FIGURE 5. The influence of strategic control on framing effects. A scatter plot of scores on a measure of strategic control and framing effects. The amount deviation from 0 in framing effects represents the amount of susceptibility to framing bias. The solid line represents the influence of strategic control on framing effects [F(1,193) = 432, p = 0.04] which was significant.
FIGURE 6. The influence of delayed memory on framing effects. A scatter plot of scores on a measure of delayed memory and framing effects. The amount deviation from 0 in framing effects represents the amount of susceptibility to framing bias. The solid line represents the influence of delayed memory on framing effects [F(1,193) = 4.53, p = 0.03] which was significant.
This study represents one of the first investigations of the influence of age across a continuous five-decade age cohort, cognition and individual factors of gender and education on financial framing effects using small amounts of money. Older adults showed greater susceptibility to framing biases when more money was at stake as compared to younger adults. In addition, older adults demonstrated lower performance on some cognitive measures of executive function and memory as compared to younger adults. As expected, higher performance on cognitive measures, specifically those of strategic control and delayed memory, predicted reduced framing effects regardless of age.
Older adults demonstrated higher framing effects when faced with $100 endowments by choosing risk-averse options when decisions were framed as gains, and choosing risk-seeking options when decisions were framed as losses. The inconsistency of choices, even though the outcomes of the decisions were equivalent, was greater in older adults as compared to younger adults in the $100 endowment category. This pattern suggests that older adults may be more vulnerable to framing biases when more money is at stake. Previous studies have similarly found that framing biases in adults became more pronounced with increased valence (i.e., amount of money at stake) due to increased loss aversion for higher amounts of money (Kahneman et al., 1991; Mobbs et al., 2006; Morewedge and Giblin, 2015). Older adults have shown increased loss aversion as compared to young adults (Johnson et al., 2006; Peters et al., 2007). The trend for increased loss aversion in older adults is theorized to be due to differences in motivation. Central motivation of young adulthood is to acquire maximum resources whereas older adults are more motivated to preserve resources (Baltes et al., 1999; Carstensen et al., 2006; Ebner et al., 2006). Another theory posits that older adults may be more susceptible to framing effects due to heightened anxiety. Anxiety is associated with greater susceptibility to the framing effect (Lauriola and Levin, 2001; Hartley and Phelps, 2012). Also, heightened anxiety has been shown to be more prevalent in older adults than younger cohorts and may contribute to stronger loss aversion in later life, particularly with greater stakes (Igartua and Cheng, 2009). Loss aversion in older adults may explain why adults prefer certain gains and losses in lower endowments but when endowments become too high the aversion to certain losses pushes older adults into making risky choices to maintain their resources. Increased framing effects in older adults for larger financial endowments may help explain why some older adults could be more susceptible to fraudulent schemes in which decisions are presented in terms of large likelihood for losses (Peters et al., 2007; James et al., 2014).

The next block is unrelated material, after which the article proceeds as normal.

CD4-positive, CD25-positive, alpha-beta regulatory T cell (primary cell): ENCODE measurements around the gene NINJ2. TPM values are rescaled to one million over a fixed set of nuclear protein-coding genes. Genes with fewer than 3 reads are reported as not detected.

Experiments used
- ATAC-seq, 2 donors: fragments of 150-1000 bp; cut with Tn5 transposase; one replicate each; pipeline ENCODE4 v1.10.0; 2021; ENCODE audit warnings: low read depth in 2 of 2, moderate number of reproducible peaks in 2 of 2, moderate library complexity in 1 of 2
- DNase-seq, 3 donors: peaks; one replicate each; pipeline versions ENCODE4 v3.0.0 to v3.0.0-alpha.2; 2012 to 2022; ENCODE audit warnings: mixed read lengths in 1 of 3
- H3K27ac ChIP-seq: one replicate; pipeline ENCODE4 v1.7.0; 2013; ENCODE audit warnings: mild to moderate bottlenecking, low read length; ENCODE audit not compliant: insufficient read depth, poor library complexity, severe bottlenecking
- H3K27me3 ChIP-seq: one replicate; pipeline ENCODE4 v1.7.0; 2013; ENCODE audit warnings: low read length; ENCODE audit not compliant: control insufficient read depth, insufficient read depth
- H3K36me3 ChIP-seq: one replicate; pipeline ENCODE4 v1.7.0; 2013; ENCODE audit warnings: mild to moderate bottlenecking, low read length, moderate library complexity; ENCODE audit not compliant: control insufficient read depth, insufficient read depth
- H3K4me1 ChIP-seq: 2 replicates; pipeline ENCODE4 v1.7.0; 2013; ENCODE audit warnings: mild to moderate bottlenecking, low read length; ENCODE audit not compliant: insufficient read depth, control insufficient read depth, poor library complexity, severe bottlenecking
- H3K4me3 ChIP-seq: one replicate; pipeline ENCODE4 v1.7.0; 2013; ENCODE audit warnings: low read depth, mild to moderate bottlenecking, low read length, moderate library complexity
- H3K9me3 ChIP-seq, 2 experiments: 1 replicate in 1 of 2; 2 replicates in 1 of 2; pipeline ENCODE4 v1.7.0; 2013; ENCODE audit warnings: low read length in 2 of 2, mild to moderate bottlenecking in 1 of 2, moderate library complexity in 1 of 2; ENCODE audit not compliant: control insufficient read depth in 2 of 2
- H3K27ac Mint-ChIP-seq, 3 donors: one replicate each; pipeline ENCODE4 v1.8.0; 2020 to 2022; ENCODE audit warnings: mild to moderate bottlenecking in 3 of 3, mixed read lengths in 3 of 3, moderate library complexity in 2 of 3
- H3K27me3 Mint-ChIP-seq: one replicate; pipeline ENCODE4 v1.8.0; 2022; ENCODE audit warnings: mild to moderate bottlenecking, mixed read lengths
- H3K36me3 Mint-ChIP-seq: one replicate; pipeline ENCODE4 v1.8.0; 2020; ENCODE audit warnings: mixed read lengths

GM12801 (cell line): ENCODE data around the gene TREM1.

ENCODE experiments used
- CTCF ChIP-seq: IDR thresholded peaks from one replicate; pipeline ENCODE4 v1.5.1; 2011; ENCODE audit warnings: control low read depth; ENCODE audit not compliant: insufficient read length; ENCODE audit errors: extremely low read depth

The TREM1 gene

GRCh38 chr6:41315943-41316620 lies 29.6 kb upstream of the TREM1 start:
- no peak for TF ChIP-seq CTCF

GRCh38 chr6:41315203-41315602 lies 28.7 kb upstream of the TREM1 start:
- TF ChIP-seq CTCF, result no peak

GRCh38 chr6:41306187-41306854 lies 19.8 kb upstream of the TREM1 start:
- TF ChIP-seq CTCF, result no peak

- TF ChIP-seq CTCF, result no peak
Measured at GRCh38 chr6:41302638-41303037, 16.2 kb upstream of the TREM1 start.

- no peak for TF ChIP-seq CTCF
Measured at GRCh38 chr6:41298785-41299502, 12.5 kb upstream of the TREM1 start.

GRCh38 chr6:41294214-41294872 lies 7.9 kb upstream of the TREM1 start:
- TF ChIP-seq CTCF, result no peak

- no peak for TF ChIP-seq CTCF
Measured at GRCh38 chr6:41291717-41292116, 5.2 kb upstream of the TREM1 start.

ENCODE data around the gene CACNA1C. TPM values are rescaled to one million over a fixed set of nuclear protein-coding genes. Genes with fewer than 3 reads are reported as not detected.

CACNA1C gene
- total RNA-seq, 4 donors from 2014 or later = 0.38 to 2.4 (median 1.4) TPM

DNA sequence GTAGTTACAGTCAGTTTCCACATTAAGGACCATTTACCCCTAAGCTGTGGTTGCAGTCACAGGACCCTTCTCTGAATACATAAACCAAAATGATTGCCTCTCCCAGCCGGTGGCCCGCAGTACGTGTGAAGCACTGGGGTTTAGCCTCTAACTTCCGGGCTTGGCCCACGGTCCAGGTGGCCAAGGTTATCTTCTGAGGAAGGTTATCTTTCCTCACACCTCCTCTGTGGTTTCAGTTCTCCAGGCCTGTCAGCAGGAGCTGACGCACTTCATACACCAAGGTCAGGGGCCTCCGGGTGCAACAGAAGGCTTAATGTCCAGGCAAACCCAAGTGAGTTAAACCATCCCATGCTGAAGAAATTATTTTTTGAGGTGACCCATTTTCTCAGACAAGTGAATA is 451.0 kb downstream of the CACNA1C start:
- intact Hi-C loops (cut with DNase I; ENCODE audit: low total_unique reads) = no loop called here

In addition to higher framing effects, older adults demonstrated lower performance on cognitive measures of processing speed, switching, abstraction, fluid intelligence, delayed memory and fluency, similar to previous evidence involving age-related declines in cognition (Park et al., 2002; Salthouse, 2010). Given that this sample of participants showed a similar pattern of age-related declines on measures of cognition as reported in prior research, it is likely that this sample represents a typical, normally aging population. Measures of cognition that did not show age-related declines were reasoning, strategic control, and inhibition. The results of this suggest that although increased age may bring on declines in some cognitive abilities, age may also show preserved functioning in other cognitive abilities (e.g., strategic control and reasoning) that support maintained decision-making performance in everyday tasks, commensurate with previous research showing preserved cognitive abilities in healthy older adults (Chapman et al., 1995, 2006; Anand et al., 2011).